Silhouette, Comfort, Tender or Tandem VariSoft®


    all have a 30 degree manual insertion.  The Tandem® VariSoft can be purchased through your local pharmacy in Canada.  

    Steel Cannula


    Tandem® Diabetes Care offers the TruSteel infusion set which has a 90 degree manually inserted steel cannula which is often preferred by people who have issues with cannuals kinking. These sites must be changed after 3 days and cannot be left in longer.



    Where do you put an infusion set?

    Just like injection therapy, insulin infusion sites must be rotated.  Site maps such as the one below may help to keep track of insertion sites and reduce the chance of hypertrophy.


    You are not limited to using only one area of your body.  Any area suitable for injections may also be used for infusion sets.  Here are just some of the areas that can be used...


    The abdomen

      The thigh

    The arm


    How do you wear your pump? 

    Pump clips...

      (not so traditional method of wearing your pump!)

    Pump Pouches





    Insulin Pumper Testimonials


    The following comments are opinions volunteered by people currently using insulin pumps.


    Tandem T:Slim X2...There is nothing I can complain about.  I was a Medtronic user for over 15 years and I have better control and regulation with the Tandem.  I LOVE the so easy to use touch screen, the bright display, the ease of use all around...I LOVE even more that unlike my Medtronic, it doesn't alarm constantly.  It can be more exact dosing than the Medtronic, and its small and VERY durable.  I broke/cracked more Medtronic pumps than I can count, but I have not had to return a single Tandme pump due to breaks, damage, or even malfunction, only when I upgraded. (DISCLAIMER...I have no bad feeling nor am I saying anything bad about Medtronic.  I undersand some people love theirs and would never have any different.  I also understand that Medtronic may now offer some of the things it did not when I had a Medtroinc pump.  I am merely just giving my opinion and experience.  Emily H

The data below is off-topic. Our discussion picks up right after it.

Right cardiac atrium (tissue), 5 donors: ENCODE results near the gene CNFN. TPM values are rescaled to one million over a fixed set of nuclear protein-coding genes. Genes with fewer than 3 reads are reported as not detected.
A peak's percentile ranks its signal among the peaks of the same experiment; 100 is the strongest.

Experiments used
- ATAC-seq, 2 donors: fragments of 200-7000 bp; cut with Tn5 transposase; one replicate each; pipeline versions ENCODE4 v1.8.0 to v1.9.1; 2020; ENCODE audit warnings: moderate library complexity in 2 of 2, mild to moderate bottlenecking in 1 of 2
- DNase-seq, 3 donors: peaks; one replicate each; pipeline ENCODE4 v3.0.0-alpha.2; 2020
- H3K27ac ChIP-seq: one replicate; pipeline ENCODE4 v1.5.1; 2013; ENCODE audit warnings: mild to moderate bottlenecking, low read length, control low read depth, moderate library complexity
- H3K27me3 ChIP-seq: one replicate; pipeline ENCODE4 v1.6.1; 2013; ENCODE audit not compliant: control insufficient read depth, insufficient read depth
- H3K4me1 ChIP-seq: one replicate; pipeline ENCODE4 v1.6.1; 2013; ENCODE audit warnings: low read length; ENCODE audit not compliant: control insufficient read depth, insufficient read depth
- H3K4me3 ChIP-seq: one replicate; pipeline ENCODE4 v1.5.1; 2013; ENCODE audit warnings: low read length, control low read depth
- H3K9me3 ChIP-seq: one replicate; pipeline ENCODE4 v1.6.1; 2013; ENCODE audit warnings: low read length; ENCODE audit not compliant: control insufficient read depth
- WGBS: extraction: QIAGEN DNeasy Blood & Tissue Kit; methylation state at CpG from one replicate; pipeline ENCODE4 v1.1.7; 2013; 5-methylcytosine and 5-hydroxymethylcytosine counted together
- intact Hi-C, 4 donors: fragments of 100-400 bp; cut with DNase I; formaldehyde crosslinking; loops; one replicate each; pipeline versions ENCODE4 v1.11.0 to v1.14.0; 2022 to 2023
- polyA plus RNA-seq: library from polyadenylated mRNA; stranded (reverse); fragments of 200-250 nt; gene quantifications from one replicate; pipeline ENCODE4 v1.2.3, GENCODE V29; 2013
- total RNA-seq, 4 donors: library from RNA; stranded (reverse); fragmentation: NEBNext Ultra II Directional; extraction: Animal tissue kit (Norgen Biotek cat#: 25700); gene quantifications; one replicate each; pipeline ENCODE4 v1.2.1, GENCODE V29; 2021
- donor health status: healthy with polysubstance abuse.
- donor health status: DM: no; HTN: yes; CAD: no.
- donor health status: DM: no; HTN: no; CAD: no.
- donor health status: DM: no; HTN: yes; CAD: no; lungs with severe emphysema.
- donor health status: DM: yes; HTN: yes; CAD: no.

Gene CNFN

How do you log when using an insulin pump?

    Check out some great log book ideas by clicking here...

    More information on Insulin Pump Therapy...

     Pump Coverage Pumping Tips Starting Pumping


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    This site does not supply clinical treatment information or medical advice. The editor of this site is NOT a medical professional.  Any advice or information you may receive through this website or our mailing lists is not guaranteed and should always be discussed with your health care provider .  All links are provided for your convenience and further do not signify any endorsement on our behalf.